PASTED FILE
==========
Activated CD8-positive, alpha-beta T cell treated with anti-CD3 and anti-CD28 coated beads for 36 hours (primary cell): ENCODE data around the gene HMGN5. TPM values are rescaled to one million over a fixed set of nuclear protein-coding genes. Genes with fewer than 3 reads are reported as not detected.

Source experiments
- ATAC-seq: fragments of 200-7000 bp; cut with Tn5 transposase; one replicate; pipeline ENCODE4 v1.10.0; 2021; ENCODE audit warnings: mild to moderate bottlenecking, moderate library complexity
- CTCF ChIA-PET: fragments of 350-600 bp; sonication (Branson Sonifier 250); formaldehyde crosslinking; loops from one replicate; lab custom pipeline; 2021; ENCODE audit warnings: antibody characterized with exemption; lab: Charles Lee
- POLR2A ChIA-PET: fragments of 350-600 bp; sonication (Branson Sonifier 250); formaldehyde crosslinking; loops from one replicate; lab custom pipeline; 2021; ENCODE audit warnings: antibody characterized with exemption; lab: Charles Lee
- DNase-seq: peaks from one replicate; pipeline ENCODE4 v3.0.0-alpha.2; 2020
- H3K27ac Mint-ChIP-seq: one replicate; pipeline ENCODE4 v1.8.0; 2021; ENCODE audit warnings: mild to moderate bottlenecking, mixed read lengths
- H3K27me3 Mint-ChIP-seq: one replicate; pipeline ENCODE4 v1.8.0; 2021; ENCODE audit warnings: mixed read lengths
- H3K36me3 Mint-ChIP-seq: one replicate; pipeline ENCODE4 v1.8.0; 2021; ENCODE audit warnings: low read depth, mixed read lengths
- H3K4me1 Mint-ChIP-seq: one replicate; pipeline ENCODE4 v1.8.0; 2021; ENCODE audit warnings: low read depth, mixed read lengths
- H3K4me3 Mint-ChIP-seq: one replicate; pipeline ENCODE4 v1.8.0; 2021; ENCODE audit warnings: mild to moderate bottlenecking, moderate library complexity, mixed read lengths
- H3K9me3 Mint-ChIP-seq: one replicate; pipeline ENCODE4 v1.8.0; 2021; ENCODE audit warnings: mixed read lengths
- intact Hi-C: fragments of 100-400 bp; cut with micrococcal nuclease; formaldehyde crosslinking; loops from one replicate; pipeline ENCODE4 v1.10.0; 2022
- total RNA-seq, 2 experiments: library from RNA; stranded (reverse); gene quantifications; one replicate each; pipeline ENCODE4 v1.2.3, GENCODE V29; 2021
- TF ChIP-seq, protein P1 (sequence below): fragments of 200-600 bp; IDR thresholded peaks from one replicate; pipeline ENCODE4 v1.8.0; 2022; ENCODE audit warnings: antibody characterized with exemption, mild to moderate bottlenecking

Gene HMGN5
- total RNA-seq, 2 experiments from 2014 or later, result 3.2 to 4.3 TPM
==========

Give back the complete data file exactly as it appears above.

Activated CD8-positive, alpha-beta T cell treated with anti-CD3 and anti-CD28 coated beads for 36 hours (primary cell): ENCODE data around the gene HMGN5. TPM values are rescaled to one million over a fixed set of nuclear protein-coding genes. Genes with fewer than 3 reads are reported as not detected.

Source experiments
- ATAC-seq: fragments of 200-7000 bp; cut with Tn5 transposase; one replicate; pipeline ENCODE4 v1.10.0; 2021; ENCODE audit warnings: mild to moderate bottlenecking, moderate library complexity
- CTCF ChIA-PET: fragments of 350-600 bp; sonication (Branson Sonifier 250); formaldehyde crosslinking; loops from one replicate; lab custom pipeline; 2021; ENCODE audit warnings: antibody characterized with exemption; lab: Charles Lee
- POLR2A ChIA-PET: fragments of 350-600 bp; sonication (Branson Sonifier 250); formaldehyde crosslinking; loops from one replicate; lab custom pipeline; 2021; ENCODE audit warnings: antibody characterized with exemption; lab: Charles Lee
- DNase-seq: peaks from one replicate; pipeline ENCODE4 v3.0.0-alpha.2; 2020
- H3K27ac Mint-ChIP-seq: one replicate; pipeline ENCODE4 v1.8.0; 2021; ENCODE audit warnings: mild to moderate bottlenecking, mixed read lengths
- H3K27me3 Mint-ChIP-seq: one replicate; pipeline ENCODE4 v1.8.0; 2021; ENCODE audit warnings: mixed read lengths
- H3K36me3 Mint-ChIP-seq: one replicate; pipeline ENCODE4 v1.8.0; 2021; ENCODE audit warnings: low read depth, mixed read lengths
- H3K4me1 Mint-ChIP-seq: one replicate; pipeline ENCODE4 v1.8.0; 2021; ENCODE audit warnings: low read depth, mixed read lengths
- H3K4me3 Mint-ChIP-seq: one replicate; pipeline ENCODE4 v1.8.0; 2021; ENCODE audit warnings: mild to moderate bottlenecking, moderate library complexity, mixed read lengths
- H3K9me3 Mint-ChIP-seq: one replicate; pipeline ENCODE4 v1.8.0; 2021; ENCODE audit warnings: mixed read lengths
- intact Hi-C: fragments of 100-400 bp; cut with micrococcal nuclease; formaldehyde crosslinking; loops from one replicate; pipeline ENCODE4 v1.10.0; 2022
- total RNA-seq, 2 experiments: library from RNA; stranded (reverse); gene quantifications; one replicate each; pipeline ENCODE4 v1.2.3, GENCODE V29; 2021
- TF ChIP-seq, protein P1 (sequence below): fragments of 200-600 bp; IDR thresholded peaks from one replicate; pipeline ENCODE4 v1.8.0; 2022; ENCODE audit warnings: antibody characterized with exemption, mild to moderate bottlenecking

Gene HMGN5
- total RNA-seq, 2 experiments from 2014 or later, result 3.2 to 4.3 TPM